On February 12th, 2020, The European Union (EU) moved forward with a partial withdrawal of preferential tariff treatment from Cambodia due to human rights abuses.
Cambodia is considered a Least Developed Country by the UN Committee for Development Policy and as such is entitled to the EU’s Generalized System of Preferences (GSP) Everything But Arms (EBA) scheme. This scheme provides imports from Cambodia duty and quota free access to the EU Single Market for all products except from arms and armaments.
While countries do not need to apply to benefit from EBA, they are added to and removed from the list through delegated legislation. Countries can be removed from the EBA scheme if there is systemic and ongoing violations of fundamental human and labour rights conventions.
Cambodia still remains a party to the GSP scheme. However, its removal from EBA status is expected to impact a significant percentage of import volumes into the EU. Assuming there are no objections in the European Parliament and Council, the reversion back to WTO Most Favoured Nation (MFN) tariffs will take place on August 12, 2020. The current third country duty rate, which Cambodia will revert to in August, is as high as 12 percent for certain articles of clothing.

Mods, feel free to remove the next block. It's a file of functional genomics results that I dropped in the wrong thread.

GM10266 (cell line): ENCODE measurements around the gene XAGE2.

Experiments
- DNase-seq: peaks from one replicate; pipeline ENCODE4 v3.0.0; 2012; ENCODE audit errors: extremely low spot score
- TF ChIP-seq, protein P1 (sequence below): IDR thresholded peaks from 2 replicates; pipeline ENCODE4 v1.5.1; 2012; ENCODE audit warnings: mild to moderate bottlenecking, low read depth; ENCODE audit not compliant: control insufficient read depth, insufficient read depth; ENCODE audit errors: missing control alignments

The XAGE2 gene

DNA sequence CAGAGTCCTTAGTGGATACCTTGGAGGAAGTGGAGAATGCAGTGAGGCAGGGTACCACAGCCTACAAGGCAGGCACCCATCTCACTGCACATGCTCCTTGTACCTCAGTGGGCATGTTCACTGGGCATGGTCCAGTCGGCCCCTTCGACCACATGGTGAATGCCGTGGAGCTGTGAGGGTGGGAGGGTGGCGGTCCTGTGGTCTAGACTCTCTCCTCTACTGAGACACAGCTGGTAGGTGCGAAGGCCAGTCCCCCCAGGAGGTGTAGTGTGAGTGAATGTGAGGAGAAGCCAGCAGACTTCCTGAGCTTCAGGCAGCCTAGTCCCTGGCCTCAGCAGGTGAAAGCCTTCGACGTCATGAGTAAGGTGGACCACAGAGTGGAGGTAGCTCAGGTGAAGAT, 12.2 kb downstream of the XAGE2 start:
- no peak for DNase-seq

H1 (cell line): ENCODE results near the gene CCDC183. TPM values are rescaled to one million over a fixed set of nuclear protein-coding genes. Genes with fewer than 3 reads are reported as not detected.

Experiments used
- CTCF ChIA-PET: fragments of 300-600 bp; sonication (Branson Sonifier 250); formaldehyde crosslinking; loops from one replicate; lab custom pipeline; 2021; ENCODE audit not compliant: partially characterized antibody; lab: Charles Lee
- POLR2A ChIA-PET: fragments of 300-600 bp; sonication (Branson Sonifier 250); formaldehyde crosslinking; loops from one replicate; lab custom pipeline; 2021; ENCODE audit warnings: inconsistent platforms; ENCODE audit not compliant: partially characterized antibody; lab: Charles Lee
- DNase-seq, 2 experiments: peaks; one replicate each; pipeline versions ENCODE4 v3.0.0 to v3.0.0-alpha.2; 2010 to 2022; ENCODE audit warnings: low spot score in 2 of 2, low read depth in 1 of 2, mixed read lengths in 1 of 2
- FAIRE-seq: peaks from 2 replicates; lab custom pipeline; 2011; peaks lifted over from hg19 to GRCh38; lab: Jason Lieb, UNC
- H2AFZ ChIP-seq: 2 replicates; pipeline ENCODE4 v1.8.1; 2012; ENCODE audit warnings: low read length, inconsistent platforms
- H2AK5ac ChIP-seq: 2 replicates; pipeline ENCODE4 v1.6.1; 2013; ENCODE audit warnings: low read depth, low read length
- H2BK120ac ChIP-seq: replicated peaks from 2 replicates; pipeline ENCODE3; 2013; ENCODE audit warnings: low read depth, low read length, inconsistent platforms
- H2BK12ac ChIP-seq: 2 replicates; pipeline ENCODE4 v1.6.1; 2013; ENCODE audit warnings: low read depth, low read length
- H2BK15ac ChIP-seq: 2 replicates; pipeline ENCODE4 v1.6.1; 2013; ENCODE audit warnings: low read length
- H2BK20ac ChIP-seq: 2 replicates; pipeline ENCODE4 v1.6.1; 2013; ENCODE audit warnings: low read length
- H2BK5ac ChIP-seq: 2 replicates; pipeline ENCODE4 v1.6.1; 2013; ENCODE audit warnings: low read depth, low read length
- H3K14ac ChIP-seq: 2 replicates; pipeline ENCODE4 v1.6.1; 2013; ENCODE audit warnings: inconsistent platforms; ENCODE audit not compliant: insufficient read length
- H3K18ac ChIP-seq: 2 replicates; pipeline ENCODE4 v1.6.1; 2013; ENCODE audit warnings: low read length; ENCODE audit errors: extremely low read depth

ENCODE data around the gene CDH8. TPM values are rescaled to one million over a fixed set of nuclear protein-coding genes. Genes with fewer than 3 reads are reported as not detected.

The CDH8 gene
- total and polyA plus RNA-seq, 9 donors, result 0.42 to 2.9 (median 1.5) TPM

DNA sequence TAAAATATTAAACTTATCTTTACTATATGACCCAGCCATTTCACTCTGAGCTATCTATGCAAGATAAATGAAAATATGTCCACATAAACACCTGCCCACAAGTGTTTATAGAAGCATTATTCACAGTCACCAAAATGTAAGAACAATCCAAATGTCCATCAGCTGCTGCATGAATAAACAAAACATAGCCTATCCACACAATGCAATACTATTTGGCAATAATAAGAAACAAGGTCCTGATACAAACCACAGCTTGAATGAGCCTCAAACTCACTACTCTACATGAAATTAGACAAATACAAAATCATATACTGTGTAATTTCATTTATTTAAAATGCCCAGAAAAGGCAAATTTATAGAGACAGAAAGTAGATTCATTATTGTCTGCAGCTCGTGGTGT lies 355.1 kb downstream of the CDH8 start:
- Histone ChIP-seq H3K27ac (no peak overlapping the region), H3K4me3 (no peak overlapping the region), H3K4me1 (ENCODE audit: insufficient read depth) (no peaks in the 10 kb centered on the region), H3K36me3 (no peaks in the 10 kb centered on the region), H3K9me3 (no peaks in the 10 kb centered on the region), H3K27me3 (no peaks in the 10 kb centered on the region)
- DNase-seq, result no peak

Emerging industries in Cambodia will remain duty and quota free, along with high value-added garments and certain footwear. In making its determination, the EU Commission purposefully avoided products that required “significant training and investment in skills,” including bicycles and higher value garment products.
As stated above, this change will not take place until August 12, 2020. It is unlikely that the European Parliament or Council will object to its implementation. The EU may ease these restrictions over time if it sees improvements to the political and human rights situation in Cambodia.
Should you have any questions on the EU’s trade relationship with Cambodia and how it may impact your compliance program and duty obligations, please do not hesitate to reach out to Tradewin.